Her long career brought her an Oscar nomination at age 83 for best supporting actress for her role in the 2007 film “American Gangster.” She also won an Emmy and was nominated for several others. Age didn’t slow her down.
“I think you mustn’t tell your body, you mustn’t tell your soul, ‘I’m going to retire,'” Dee told The Associated Press in 2001. “You may be changing your life emphasis, but there’s still things that you have in mind to do that now seems the right time to do. I really don’t believe in retiring as long as you can breathe.”
Since meeting on Broadway in 1946, she and her late husband were frequent collaborators. Their partnership rivaled the achievements of other celebrated performing couples, such as Hume Cronyn and Jessica Tandy.
But they were more than a performing couple. They were also activists who fought for civil rights, particularly for blacks.
“We used the arts as part of our struggle,” she said at an appearance in Jackson, Miss., in 2006. “Ossie said he knew he had to conduct himself differently with skill and thought.”
In 1998, the pair celebrated their 50th wedding anniversary and an even longer association in show business with the publication of a dual autobiography, “With Ossie and Ruby: In This Life Together.”
Davis died in February 2005. At his funeral, his widow sat near his coffin as former President Clinton led an array of famous mourners, including Harry Belafonte and Spike Lee.
Davis and Dee met in 1945 when she auditioned for the Broadway play “Jeb,” starring Davis (both were cast in it). In December 1948, on a day off from rehearsals from another play, “The Smile of the World,” Davis and Dee took a bus to New Jersey to get married. They already were so close that “it felt almost like an appointment we finally got around to keeping,” Dee wrote in “In This Life Together.”
They shared billing in 11 stage productions and five movies during long parallel careers. Dee’s fifth film, “No Way Out” with Sidney Poitier in 1950, was her husband’s first. Along with film, stage and television, their richly honored careers extended to a radio show, “The Ossie Davis and Ruby Dee Story Hour,” that featutred a mix of black themes. Davis directed one of their joint film appearances, “Countdown at Kusini” (1976).
Like her husband, Dee was active in civil rights issues and efforts to promote the cause of blacks in the entertainment industry. As young performers, they found themselves caught up the growing debate over social and racial justice in the United States. The couple’s push for social justice was lifelong: In 1999, the couple was arrested while protesting the shooting death of Amadou Diallo, an unarmed African immigrant, by New York City police.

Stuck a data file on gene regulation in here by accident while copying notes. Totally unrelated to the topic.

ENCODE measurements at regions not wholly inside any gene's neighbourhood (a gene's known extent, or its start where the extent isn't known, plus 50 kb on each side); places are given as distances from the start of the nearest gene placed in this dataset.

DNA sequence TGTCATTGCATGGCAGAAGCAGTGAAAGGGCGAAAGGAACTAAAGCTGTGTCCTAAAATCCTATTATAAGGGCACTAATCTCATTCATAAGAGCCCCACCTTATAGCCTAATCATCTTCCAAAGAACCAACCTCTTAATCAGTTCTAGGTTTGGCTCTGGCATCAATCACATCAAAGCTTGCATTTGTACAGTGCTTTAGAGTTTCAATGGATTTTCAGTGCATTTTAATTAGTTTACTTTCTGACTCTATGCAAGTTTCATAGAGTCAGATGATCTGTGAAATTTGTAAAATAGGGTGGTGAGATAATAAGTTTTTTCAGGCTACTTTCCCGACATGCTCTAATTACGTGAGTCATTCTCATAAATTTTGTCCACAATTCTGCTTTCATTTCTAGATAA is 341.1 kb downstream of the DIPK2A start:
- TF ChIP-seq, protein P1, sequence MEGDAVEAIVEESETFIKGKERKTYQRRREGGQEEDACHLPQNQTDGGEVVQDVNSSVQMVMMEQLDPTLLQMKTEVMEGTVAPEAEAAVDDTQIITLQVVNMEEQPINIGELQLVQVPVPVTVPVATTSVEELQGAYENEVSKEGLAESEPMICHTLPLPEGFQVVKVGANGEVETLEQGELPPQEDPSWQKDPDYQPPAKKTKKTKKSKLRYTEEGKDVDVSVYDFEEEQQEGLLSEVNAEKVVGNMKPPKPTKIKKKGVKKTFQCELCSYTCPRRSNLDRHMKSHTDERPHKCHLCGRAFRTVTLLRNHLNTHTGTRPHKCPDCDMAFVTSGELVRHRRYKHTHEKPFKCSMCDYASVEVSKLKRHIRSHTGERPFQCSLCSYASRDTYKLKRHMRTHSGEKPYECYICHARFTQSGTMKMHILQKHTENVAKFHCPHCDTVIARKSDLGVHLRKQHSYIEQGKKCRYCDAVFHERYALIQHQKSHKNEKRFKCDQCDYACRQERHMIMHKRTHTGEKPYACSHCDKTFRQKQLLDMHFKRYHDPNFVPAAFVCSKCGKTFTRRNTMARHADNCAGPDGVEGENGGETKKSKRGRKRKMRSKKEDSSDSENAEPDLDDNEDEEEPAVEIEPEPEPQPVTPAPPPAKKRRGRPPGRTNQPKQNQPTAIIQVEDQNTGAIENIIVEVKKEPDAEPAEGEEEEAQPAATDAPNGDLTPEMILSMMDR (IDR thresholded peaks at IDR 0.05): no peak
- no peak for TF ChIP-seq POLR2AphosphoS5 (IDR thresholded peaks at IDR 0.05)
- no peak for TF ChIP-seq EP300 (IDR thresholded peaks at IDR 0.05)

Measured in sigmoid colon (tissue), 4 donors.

They were friends with baseball star Jackie Robinson and his wife, Rachel — Dee played her, opposite Robinson himself, in the 1950 movie, “The Jackie Robinson Story” — and with the Rev. Martin Luther King Jr. and Malcom X. Dee and Davis served as masters of ceremonies for the historic 1963 March on Washington and she spoke at both the funerals for King and Malcom X.
Among her best-known films was “A Raisin in the Sun,” in 1961, the classic play that explored racial discrimination and black frustration. On television, she was a leading cast member on the soap operas such in the 1950s and ’60s, a rare sight for a black actress in the 1950s and 60s.
As she aged, her career did not ebb. Dee was the voice of wisdom and reason as Mother Sister in Spike Lee’s 1989 film, “Do the Right Thing,” alongside her husband. She won an Emmy as supporting actress in a miniseries or special for 1990’s “Decoration Day.”
She won a National Medal of the Arts in 1995 and a Lifetime Achievement Award from the Screen Actors Guild in 2000. In 2004, she and Davis received Kennedy Center Honors. Another honor came in 2007, after Davis’ death, when the recording of their memoir won a Grammy for best spoken word album, a category that includes audio books.
The role that brought her an Oscar nomination at age 83 was as the mother of Denzel Washington’s title character in Ridley Scott’s crime drama “American Gangster.”
Born Ruby Ann Wallace in Cleveland to parents who soon split, Dee moved to Harlem as an infant with a brother and two sisters, living with relatives and neighbors. She graduated from highly competitive Hunter High School in 1939 and enrolled at Hunter College. “I wanted to be an actor but the chances for success did not look promising,” she wrote in their joint autobiography.
But in 1940 she got a part in a Harlem production of a new play, “On Strivers Row,” which she later called “one giant step” to becoming a person and a performer.
In 1965, she became the first black woman to play lead roles at the American Shakespeare Festival. She won an Obie Award for the title role in Athol Fugard’s “Boesman and Lena” and a Drama Desk Award for her role in “Wedding Band.”
Most recently, Dee performed her one-woman stage show, “My One Good Nerve: A Visit With Ruby Dee,” in theaters across the country. The show was a compilation of some of the short stories, humor and poetry in her book of the same title.
She is survived by three children: Nora, Hasna and Guy, and seven grandchildren.
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